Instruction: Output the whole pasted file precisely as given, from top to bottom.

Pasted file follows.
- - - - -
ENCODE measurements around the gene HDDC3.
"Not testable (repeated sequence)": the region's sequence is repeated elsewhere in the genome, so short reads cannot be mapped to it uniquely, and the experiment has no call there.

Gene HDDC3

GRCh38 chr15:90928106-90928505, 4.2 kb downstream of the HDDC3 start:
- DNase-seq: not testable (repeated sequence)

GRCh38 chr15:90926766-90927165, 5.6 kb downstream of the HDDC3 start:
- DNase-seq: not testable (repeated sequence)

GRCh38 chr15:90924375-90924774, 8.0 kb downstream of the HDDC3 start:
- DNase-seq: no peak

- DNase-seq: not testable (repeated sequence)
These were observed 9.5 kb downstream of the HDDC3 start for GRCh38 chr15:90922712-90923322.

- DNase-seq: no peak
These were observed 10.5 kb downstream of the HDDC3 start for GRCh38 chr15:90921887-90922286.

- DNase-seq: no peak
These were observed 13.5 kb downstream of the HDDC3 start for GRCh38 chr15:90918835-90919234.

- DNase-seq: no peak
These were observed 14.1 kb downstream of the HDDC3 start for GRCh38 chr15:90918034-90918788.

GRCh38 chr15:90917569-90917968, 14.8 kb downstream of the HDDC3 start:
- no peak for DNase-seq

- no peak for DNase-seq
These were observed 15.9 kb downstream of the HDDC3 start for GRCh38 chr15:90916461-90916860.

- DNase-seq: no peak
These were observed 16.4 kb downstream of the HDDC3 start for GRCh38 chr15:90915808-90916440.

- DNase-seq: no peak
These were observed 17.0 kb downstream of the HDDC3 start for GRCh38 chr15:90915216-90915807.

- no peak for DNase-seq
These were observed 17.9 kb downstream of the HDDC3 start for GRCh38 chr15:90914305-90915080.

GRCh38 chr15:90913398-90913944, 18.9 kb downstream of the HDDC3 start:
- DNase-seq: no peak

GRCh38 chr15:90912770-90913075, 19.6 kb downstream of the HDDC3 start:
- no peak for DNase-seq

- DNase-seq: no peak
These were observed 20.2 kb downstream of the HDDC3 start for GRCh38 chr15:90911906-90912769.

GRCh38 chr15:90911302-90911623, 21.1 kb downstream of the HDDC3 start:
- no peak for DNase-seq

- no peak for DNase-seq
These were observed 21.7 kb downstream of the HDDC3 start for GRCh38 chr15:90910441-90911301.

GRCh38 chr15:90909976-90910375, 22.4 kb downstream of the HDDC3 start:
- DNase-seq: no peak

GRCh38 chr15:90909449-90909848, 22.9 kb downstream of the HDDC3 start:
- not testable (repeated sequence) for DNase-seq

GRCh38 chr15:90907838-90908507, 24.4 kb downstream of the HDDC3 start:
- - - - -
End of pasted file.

ENCODE measurements around the gene HDDC3.
"Not testable (repeated sequence)": the region's sequence is repeated elsewhere in the genome, so short reads cannot be mapped to it uniquely, and the experiment has no call there.

Gene HDDC3

GRCh38 chr15:90928106-90928505, 4.2 kb downstream of the HDDC3 start:
- DNase-seq: not testable (repeated sequence)

GRCh38 chr15:90926766-90927165, 5.6 kb downstream of the HDDC3 start:
- DNase-seq: not testable (repeated sequence)

GRCh38 chr15:90924375-90924774, 8.0 kb downstream of the HDDC3 start:
- DNase-seq: no peak

- DNase-seq: not testable (repeated sequence)
These were observed 9.5 kb downstream of the HDDC3 start for GRCh38 chr15:90922712-90923322.

- DNase-seq: no peak
These were observed 10.5 kb downstream of the HDDC3 start for GRCh38 chr15:90921887-90922286.

- DNase-seq: no peak
These were observed 13.5 kb downstream of the HDDC3 start for GRCh38 chr15:90918835-90919234.

- DNase-seq: no peak
These were observed 14.1 kb downstream of the HDDC3 start for GRCh38 chr15:90918034-90918788.

GRCh38 chr15:90917569-90917968, 14.8 kb downstream of the HDDC3 start:
- no peak for DNase-seq

- no peak for DNase-seq
These were observed 15.9 kb downstream of the HDDC3 start for GRCh38 chr15:90916461-90916860.

- DNase-seq: no peak
These were observed 16.4 kb downstream of the HDDC3 start for GRCh38 chr15:90915808-90916440.

- DNase-seq: no peak
These were observed 17.0 kb downstream of the HDDC3 start for GRCh38 chr15:90915216-90915807.

- no peak for DNase-seq
These were observed 17.9 kb downstream of the HDDC3 start for GRCh38 chr15:90914305-90915080.

GRCh38 chr15:90913398-90913944, 18.9 kb downstream of the HDDC3 start:
- DNase-seq: no peak

GRCh38 chr15:90912770-90913075, 19.6 kb downstream of the HDDC3 start:
- no peak for DNase-seq

- DNase-seq: no peak
These were observed 20.2 kb downstream of the HDDC3 start for GRCh38 chr15:90911906-90912769.

GRCh38 chr15:90911302-90911623, 21.1 kb downstream of the HDDC3 start:
- no peak for DNase-seq

- no peak for DNase-seq
These were observed 21.7 kb downstream of the HDDC3 start for GRCh38 chr15:90910441-90911301.

GRCh38 chr15:90909976-90910375, 22.4 kb downstream of the HDDC3 start:
- DNase-seq: no peak

GRCh38 chr15:90909449-90909848, 22.9 kb downstream of the HDDC3 start:
- not testable (repeated sequence) for DNase-seq

GRCh38 chr15:90907838-90908507, 24.4 kb downstream of the HDDC3 start: